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New Prognostic Biomarkers for Survival Breast Cancer

Presented By
Dr Jasmin Zeindler, University Hospital Basel, Switzerland
Conference
BCC 2019

Tailored therapy of patients with breast cancer – to avoid overtreatment as well as undertreatment – is dependent on the availability of prognostic and predictive biomarkers. Dr Jasmin Zeindler (University Hospital Basel, Switzerland) and colleagues presented two new prognostic biomarkers associated with survival: nectin-4 expression on triple-negative breast cancer cells and tumour infiltration by myeloperoxidase neutrophilic cells [1,2].

Triple-negative breast cancer represents about 10–20% of all invasive breast cancers and is associated with a poor prognosis. The nectin cell-adhesion protein 4 (nectin-4) is a junction protein involved in the formation and maintenance of cell junctions. Nectin-4 has previously shown to be expressed in about 60% of triple-negative breast cancer cells as well as in triple-negative breast cancer metastases, but to be absent in normal breast tissue, which makes it a potential specific target for triple-negative breast cancer therapy. Previous studies have shown an association of nectin-4 protein expression with worse prognosis in triple-negative breast cancer in a small patient cohort

To further explore the role of nectin-4 in triple-negative breast cancer and confirm its impact on survival, Zeindler et al. now performed immunohistochemical staining for nectin-4 on tumour tissue of 112 triple-negative breast cancer cases with detailed clinical annotation and outcomes data. A high expression of nectin-4 was present in 86 (76.8%) of the triple-negative breast cancer cases. In univariate survival analysis, high expression of nectin-4 was associated with a significantly worse overall survival when compared with low expression of nectin-4 (hazard ratio 0.022; P<0.0001). No correlation of nectin-4 expression with any other clinicopathological features could be found. The authors concluded that these results confirm the role of nectin-4 as a prognostic biomarker in triple-negative breast cancer.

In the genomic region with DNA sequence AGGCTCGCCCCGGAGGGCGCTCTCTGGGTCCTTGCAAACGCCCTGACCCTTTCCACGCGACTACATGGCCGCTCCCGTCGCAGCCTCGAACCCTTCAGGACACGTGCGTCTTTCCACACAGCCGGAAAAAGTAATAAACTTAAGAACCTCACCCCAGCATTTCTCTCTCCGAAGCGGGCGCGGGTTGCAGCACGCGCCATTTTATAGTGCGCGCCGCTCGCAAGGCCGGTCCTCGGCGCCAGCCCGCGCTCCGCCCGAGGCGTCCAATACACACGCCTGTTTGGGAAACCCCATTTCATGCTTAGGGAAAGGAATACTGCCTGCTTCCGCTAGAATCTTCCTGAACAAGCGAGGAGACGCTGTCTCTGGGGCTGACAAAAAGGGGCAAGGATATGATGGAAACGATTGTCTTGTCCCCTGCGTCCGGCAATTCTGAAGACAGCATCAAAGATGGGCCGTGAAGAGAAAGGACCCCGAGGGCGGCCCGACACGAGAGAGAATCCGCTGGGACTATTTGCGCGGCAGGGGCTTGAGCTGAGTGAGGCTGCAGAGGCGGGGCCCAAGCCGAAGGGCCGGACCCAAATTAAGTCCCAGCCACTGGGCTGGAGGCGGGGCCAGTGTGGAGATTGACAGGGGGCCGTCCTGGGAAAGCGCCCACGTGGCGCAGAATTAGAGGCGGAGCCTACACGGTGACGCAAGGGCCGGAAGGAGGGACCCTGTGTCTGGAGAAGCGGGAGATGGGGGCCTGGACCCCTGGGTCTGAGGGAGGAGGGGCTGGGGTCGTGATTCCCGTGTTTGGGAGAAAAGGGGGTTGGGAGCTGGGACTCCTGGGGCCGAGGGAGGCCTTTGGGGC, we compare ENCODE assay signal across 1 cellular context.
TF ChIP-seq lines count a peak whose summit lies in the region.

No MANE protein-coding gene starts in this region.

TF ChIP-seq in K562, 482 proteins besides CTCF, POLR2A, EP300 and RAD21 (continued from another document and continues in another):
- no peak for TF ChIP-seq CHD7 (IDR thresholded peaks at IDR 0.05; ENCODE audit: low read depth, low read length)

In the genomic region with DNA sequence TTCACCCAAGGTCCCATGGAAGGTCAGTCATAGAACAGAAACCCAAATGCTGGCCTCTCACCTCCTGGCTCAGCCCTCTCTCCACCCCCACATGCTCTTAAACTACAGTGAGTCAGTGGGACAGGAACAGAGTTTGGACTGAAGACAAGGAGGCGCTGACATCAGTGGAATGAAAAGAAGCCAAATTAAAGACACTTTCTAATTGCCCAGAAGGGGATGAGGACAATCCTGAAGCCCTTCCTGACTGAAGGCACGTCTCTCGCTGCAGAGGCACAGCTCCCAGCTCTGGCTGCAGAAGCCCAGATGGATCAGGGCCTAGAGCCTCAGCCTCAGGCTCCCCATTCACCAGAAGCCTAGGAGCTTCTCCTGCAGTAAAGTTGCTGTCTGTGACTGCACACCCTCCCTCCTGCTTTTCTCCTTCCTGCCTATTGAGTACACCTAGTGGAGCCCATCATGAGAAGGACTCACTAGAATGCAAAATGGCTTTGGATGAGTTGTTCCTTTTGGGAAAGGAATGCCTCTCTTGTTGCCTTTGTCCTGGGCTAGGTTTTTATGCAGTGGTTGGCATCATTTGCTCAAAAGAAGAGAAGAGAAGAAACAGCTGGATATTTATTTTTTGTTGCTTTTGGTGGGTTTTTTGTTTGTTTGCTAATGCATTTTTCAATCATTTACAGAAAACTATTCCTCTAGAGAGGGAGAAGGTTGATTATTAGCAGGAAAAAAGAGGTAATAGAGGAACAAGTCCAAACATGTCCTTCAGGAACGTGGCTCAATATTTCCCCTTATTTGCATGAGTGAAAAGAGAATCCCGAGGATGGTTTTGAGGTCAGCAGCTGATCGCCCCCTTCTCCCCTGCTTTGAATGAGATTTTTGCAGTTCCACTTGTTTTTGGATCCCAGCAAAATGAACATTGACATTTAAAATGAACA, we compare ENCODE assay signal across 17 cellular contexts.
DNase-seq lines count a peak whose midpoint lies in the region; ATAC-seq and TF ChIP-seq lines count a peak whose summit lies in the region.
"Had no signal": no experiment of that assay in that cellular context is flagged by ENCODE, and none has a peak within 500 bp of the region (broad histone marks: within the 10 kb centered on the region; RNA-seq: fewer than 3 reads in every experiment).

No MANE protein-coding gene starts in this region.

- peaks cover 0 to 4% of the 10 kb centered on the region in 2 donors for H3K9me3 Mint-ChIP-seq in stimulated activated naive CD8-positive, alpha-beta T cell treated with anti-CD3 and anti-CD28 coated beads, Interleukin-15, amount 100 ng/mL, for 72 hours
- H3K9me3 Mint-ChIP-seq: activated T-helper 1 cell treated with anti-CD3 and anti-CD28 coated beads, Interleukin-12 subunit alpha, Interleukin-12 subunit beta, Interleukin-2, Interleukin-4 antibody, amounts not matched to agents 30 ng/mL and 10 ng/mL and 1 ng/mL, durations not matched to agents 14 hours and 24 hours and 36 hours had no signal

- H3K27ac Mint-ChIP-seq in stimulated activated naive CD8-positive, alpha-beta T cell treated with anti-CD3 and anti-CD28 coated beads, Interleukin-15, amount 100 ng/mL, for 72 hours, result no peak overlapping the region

Myeloperoxidase (MPO) is an enzyme secreted by neutrophil granulocytes as a result of phagocytosis during inflammation. In colorectal cancer, tumour infiltration by MPO-expressing cells has been shown to be independently associated with a favourable prognosis.

To explore the role of MPO-positive cell infiltration and its prognostic significance in invasive breast cancer, Zeindler et al. performed immunohistochemical staining for MPO on tumour tissue of 928 human breast cancer samples. MPO-positive cell infiltration (≥5 cells/tissue punch) was found in 150 (16%) of the 928 evaluable breast cancer cases. In univariate survival analyses, infiltration by MPO-positive cells was associated with a significantly better overall survival (P<0.001). In subset univariate analyses, the infiltration by MPO-positive cells was associated with significantly better overall survival in the Luminal B Her2-negative subtype (P=0.005), the Her2 subtype (P=0.011), and the basal-like subtype (P<0.001). In multivariate analysis, MPO expression proved to be an independent prognostic factor for improved overall survival (P<0.001). Based on these results, Zeindler et al. conclude that infiltration of MPO-positive cells is an independent prognostic biomarker for improved overall survival in human breast cancer.

    1. Zeindler J, et al. The Breast 2019; 44 (suppl 1): abstract P243.
    2. Zeindler J, et al. The Breast 2019; 44 (suppl 1): abstract P241.


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